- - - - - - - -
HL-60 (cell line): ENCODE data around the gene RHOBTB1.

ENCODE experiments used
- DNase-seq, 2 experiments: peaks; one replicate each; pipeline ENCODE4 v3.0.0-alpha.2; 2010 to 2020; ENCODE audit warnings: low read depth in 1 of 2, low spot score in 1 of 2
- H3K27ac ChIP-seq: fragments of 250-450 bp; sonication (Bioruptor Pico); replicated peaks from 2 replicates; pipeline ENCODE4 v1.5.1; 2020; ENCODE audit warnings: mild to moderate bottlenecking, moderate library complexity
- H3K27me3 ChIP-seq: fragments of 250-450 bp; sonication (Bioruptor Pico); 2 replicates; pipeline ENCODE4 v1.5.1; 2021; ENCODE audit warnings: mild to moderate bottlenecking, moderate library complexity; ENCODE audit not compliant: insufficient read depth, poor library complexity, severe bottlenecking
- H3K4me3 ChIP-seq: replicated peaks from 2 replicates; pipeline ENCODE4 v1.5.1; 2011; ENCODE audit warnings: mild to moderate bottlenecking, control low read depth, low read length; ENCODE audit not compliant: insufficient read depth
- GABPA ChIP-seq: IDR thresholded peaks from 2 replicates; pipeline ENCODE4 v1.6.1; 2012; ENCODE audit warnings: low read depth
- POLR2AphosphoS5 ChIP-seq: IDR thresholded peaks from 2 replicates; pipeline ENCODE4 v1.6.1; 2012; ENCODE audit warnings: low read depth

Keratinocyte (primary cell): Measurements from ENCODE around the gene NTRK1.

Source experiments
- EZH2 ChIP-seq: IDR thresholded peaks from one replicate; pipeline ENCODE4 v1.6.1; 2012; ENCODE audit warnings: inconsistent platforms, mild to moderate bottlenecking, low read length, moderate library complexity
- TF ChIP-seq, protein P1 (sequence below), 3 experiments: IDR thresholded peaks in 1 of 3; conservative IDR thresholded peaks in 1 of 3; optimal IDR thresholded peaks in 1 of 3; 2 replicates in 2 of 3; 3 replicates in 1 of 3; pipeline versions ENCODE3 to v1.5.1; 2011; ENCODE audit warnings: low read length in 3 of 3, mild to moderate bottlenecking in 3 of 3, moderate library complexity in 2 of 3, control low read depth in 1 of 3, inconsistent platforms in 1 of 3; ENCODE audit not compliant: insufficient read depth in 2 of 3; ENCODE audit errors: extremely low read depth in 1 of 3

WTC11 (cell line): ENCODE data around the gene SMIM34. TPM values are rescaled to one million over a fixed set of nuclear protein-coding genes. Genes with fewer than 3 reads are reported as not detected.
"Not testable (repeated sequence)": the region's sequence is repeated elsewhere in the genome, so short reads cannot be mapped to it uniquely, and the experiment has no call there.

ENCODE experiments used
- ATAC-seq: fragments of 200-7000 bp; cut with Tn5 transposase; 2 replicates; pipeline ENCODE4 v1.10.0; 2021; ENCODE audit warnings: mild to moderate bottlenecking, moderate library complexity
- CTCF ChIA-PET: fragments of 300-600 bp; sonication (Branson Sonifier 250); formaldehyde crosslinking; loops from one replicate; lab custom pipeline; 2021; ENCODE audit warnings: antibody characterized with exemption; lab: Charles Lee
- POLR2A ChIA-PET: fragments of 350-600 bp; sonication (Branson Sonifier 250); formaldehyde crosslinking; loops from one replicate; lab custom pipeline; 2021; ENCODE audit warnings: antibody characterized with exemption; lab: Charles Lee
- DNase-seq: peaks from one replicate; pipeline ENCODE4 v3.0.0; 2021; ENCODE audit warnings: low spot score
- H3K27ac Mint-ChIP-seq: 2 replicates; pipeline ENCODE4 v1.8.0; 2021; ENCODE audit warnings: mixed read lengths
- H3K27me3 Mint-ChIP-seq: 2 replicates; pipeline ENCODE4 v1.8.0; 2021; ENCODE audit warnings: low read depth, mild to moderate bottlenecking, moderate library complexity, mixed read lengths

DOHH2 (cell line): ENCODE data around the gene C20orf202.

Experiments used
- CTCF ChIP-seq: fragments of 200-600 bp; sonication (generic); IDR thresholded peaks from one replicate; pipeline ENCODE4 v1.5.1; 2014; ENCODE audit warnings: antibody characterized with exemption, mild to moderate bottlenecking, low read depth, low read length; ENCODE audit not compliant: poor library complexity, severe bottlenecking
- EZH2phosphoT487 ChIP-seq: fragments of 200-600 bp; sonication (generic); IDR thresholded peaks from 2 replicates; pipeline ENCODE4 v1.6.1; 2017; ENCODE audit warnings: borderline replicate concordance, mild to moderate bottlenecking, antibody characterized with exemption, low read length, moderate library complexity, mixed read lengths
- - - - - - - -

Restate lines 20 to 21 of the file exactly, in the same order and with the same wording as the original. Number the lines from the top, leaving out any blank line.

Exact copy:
- H3K27ac Mint-ChIP-seq: 2 replicates; pipeline ENCODE4 v1.8.0; 2021; ENCODE audit warnings: mixed read lengths
- H3K27me3 Mint-ChIP-seq: 2 replicates; pipeline ENCODE4 v1.8.0; 2021; ENCODE audit warnings: low read depth, mild to moderate bottlenecking, moderate library complexity, mixed read lengths